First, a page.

Based on the nature of your question, I would assume you are referencing the “Capability Maturity Model Integration” system and “Capability Maturity Model”, or CMMI and CMM, respectively.  My understanding is that CMM is a generalized model for judging or otherwise assessing the maturity of software processes.  In addition, it is a means for identifying and characterizing the key practices that are required to increase the maturity of these processes. 

Although software improvement was the original aim of CMM and CMMI, it has since been generalized and expanded to include other functions (such as systems engineering and product development).  Personally speaking, the guiding light of CMM and CMMI is a “good thing,” but there is little overlap with Six Sigma.  In my humble opinion, CMM and CMMI do not have the ability to trace their respective contributions to the bottom line.  These initiatives are more related to the word “reporting” than the term “enabling.”

From this perspective, it can be said that Six Sigma is aimed at defining and executing application projects so as to derive certain immediate and visible economic benefits.  On the other hand, the intents of CMM and CMMI are focused on describing how “mature” an organization’s processes are (in terms of process improvement initiatives, programs, strategies, tools, methods, and so on).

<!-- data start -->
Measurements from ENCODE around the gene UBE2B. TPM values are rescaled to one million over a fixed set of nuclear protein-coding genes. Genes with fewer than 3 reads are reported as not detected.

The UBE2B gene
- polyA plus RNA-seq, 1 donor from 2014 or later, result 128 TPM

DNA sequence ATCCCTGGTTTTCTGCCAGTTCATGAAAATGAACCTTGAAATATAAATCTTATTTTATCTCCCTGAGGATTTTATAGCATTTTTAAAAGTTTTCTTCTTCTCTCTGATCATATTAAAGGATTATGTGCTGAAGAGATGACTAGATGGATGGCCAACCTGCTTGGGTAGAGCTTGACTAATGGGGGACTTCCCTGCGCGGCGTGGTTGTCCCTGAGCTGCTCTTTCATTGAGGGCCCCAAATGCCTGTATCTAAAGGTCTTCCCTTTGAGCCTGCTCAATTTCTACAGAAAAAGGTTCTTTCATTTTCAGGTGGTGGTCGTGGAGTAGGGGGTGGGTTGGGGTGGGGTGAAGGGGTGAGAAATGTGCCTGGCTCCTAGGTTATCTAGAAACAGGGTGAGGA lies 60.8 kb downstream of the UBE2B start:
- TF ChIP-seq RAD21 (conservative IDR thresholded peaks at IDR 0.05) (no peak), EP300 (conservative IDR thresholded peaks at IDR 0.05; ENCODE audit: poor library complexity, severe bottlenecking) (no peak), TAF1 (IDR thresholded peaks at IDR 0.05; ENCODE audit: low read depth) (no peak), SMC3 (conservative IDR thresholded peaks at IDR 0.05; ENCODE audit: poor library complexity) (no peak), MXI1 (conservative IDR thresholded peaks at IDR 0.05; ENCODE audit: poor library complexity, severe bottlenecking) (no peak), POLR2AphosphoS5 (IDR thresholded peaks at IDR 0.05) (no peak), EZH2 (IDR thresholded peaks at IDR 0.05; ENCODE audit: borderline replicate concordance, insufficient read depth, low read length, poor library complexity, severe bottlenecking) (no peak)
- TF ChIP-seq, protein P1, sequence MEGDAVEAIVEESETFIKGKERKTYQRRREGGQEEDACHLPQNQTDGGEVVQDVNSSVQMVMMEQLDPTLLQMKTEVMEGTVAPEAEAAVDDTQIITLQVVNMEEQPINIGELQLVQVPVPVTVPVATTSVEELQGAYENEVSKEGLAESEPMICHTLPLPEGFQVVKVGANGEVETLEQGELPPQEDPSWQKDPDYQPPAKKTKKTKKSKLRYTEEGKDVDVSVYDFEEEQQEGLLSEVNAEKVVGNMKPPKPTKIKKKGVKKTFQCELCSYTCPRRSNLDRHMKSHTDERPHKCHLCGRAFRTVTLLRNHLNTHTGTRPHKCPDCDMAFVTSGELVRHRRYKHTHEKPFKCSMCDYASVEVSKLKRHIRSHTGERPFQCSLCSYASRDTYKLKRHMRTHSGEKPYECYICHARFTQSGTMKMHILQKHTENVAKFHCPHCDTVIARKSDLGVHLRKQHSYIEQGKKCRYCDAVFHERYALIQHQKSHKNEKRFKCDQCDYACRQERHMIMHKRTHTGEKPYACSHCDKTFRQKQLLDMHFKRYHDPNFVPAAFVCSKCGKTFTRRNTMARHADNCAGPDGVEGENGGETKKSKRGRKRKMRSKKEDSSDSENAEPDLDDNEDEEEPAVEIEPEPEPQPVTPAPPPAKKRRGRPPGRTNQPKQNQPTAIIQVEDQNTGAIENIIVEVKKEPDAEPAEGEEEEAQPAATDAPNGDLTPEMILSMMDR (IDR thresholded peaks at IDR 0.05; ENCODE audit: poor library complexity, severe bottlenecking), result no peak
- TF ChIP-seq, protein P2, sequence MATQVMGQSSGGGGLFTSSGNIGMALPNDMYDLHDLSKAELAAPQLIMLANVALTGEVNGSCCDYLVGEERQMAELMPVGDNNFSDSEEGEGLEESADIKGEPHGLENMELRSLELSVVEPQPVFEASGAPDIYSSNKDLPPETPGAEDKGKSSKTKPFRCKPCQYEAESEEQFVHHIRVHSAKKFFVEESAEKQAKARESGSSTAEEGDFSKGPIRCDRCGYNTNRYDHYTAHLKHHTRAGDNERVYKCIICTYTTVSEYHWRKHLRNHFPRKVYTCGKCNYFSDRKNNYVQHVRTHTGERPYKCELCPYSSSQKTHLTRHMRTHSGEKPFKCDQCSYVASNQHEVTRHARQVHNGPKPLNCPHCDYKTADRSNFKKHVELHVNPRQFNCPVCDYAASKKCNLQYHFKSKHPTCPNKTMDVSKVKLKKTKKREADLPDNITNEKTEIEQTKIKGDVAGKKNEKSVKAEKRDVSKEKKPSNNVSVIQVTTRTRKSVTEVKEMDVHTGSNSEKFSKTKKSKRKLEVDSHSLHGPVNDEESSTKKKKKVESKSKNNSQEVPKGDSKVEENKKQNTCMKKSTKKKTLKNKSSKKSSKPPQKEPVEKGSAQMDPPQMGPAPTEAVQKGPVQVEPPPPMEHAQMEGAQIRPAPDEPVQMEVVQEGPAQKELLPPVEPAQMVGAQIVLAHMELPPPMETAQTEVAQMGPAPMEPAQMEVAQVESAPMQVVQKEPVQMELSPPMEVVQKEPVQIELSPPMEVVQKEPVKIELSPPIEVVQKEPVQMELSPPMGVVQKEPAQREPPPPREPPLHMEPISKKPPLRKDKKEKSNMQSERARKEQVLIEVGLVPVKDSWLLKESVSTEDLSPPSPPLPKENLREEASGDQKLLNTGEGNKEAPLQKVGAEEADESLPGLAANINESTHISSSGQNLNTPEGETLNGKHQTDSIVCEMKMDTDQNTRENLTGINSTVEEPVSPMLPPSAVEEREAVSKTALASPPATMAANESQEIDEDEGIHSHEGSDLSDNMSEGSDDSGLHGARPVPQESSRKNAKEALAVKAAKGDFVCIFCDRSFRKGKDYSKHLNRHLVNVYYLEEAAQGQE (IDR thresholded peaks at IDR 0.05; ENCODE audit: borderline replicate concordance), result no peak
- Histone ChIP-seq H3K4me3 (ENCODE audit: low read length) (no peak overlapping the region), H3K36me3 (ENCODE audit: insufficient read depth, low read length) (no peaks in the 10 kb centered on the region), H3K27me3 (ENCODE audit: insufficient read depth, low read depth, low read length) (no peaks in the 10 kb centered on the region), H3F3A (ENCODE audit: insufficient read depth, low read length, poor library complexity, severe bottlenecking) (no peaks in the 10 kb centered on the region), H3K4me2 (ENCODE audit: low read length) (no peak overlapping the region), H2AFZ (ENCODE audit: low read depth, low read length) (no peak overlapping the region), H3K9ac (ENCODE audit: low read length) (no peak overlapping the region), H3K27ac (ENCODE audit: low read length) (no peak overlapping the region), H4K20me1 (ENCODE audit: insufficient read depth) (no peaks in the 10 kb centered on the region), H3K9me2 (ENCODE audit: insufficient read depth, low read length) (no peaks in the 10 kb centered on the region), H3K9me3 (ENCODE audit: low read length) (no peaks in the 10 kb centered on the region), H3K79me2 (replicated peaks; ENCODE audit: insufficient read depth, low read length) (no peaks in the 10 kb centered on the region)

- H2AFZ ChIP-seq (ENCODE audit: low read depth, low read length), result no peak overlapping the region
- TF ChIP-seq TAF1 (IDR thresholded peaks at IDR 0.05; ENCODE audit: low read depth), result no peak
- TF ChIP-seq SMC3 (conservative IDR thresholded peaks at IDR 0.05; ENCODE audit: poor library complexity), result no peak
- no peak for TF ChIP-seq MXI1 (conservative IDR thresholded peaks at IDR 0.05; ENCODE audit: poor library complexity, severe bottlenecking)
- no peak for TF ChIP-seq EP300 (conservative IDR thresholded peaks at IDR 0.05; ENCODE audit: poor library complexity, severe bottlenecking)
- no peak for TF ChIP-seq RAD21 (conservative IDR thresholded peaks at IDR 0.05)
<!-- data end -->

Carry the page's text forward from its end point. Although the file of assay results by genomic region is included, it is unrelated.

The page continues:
In a nutshell, it should be possible to concurrently implement Six Sigma, CMMI, and CMM.  In this context, CMM could be used to progressively report on the “quality maturity” of an organization or set of processes.  But why bother?  If Six Sigma is “make’in the ol’e bacon jump on the breakfast table,” there is little need to report the “hog’s maturity level.”  Remember, when it comes to breakfast, the chicken only momentarily participates, but the hog is eternally committed.

To me, the bottom line is simple – industrial leaders such as Bob Galvin, Larry Bossidy, and Jack Welch do not “advertise” CMM or CMMI as “essential business tools.”  However, the use of Six Sigma is highly regarded as such.  A simple review of the literature will confirm this assertion.  It would largely appear that the aims and goals of CMM and CMMI are quite laudable, but not essential.  However, it must be recognized that I have had little application experience with CMM or CMMI; consequently, my opinion on this subject must be viewed as the “Eiffel Tower Perspective.” 

For me to provide you advice about Six Sigma is one thing, but to expound on the interactive nature between Six Sigma and CMM or CMMI is quite another.  Although my work has often taken me very deep into the world of software design, development, coding, documentation, testing, and so on, I would not consider this field among my “core competencies.”  In other words, take my opinion (on this subject) with a grain of salt. 

However, based on the confidence of what I do know, it would be very comfortable for me to assert that CMM and CMMI should be constructed to support Six Sigma (as an overarching goal), not the other way around – as some would like to see it.  I would strongly suggest that you broach this subject with the people from Carnegie Mellon Software Institute.  But remember, they too are quite likely to view their own world as “the center of the improvement universe.”

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